Oakapple Homes (“OH”) used sister company Oakapple Construction (“OC”) to convert an old Derbyshire Mill to a large flat and retail complex. As part of the build contract arrangement OH novated the appointment of their Architect, DTR, over to OH. As the novation substituted OC for OH as Employer under the appointment DTR gave OH the usual duty of care warranty.
The Mill burnt down and also DTR went into liquidation and the liquidator disclaimed their appointment. So the issue arose to what extent DTR’s indemnity insurers were liable for DTR’s duty of care warranties that had been given to OH and some occupiers.
DTR tried to say that OC had contributed to the building being destroyed by negligently departing from their designs.
They said the beneficiaries of the warranties had to have their damages reduced because the warranties DTR gave them said that DTR owed them no greater liability than it did to the Employer under the Employer’s appointment of them, and that Employer was contributorily negligent for departing from their designs.
The court ruled that, even if OC had been contributorily negligent, and, even if OC were OH’s sister company, they were separate bodies and OH could not have had its damages affected by what another company had done. That principle applied whether OH’s damages had been under the appointment, had it never been novated, or under the collateral warranty it had got from DTR at novation.
Secondly the court said that when the warranties talked about the Employer under the appointment, they meant the original appointment, before the novation changed the Employer under that appointment from OH to OC, and, since OH wasn’t guilty of any contributory negligence that would have reduced its damages (on whichever basis), neither would the beneficiaries suffer any such reduction under their warranty claims. Also it was that original unreduced liability DTR’s insurers had agreed to insure, under the indemnity policy, not the measure of DTR’s liablity to OC, which the insurer’s were claiming to have been reduced by OC’s alleged contributory negligence.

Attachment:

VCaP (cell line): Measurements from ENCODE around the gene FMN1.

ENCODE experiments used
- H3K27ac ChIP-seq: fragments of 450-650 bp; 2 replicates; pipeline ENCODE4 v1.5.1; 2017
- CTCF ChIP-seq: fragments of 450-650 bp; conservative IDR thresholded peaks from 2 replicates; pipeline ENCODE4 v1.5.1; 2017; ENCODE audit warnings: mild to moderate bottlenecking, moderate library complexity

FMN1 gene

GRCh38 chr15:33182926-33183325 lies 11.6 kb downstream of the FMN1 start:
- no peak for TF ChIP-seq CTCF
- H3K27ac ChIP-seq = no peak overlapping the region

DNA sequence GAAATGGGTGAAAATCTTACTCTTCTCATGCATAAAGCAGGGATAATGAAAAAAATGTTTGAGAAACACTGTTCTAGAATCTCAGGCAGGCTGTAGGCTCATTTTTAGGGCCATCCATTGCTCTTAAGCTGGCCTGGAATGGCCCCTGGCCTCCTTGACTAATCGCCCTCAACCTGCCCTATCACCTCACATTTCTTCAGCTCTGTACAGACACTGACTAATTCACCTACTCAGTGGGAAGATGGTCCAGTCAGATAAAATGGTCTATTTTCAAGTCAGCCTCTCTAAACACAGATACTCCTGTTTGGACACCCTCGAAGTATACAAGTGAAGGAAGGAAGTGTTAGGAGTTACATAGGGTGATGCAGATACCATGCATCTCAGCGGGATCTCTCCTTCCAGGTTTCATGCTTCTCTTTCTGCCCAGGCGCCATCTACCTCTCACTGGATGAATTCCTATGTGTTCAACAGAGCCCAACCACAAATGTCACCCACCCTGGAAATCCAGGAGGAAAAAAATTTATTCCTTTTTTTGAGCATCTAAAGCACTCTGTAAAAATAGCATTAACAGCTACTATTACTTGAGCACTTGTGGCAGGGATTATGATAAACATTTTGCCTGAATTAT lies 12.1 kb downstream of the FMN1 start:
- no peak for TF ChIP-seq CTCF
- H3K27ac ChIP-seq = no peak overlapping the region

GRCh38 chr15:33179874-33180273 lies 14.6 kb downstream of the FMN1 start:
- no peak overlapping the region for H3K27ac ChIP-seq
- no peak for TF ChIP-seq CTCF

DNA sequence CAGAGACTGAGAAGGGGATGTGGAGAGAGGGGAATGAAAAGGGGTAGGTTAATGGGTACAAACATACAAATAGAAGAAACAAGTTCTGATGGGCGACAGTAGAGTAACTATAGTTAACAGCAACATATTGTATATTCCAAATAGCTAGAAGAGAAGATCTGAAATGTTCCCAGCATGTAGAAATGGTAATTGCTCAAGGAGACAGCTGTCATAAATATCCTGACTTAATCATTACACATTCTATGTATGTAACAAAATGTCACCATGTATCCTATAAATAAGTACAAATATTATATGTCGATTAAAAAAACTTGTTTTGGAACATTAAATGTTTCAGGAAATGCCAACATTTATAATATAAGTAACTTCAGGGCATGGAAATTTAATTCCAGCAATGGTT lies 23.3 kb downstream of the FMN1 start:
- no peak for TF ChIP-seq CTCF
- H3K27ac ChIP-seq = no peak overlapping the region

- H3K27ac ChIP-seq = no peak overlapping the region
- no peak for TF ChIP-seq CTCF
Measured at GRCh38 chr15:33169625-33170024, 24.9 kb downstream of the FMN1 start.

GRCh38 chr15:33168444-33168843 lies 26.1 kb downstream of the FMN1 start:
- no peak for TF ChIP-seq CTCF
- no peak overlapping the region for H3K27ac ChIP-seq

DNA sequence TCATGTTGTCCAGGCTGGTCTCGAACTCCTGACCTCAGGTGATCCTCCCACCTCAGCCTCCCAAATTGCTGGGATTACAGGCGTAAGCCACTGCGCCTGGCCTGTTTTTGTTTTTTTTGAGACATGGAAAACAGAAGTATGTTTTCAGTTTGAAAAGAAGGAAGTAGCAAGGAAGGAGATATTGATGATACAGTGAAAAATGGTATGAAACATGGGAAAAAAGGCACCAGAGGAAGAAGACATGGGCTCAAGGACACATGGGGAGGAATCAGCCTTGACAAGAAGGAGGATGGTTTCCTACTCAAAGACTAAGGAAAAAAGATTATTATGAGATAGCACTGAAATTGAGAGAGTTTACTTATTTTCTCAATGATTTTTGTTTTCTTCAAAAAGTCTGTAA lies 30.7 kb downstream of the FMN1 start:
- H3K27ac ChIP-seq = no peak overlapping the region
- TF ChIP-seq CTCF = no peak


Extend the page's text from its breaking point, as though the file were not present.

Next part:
As if that wasn’t enough the court thought the relationship between the beneficiaries of the warranties and DTR was totally contractual so statutory damages reduction for contributory negligence did not apply any way. DTR and their insurers would have had to show that the beneficiaries claims against DTR and their insurers were based common law of negligence (which it could not) and that to the extent there was also the contractual duty under the warranties that it was coextensive with, and triggered by, what was in all other respects common law negligence.
Professional indemnity insures will have taken note of a case which has potentially wide implications for them and perhaps greater protection for occupiers and other beneficiaries where property developers offer a one stop shop of development, construction and sometimes design, quantity surveying and project managment from subsidiaries within their Group.
At the same time insurers can be expected to vigorously contest claims where a professional has accepted no supervisory or inspection obligation to pick up a third party’s failure to adhere to its competent designs.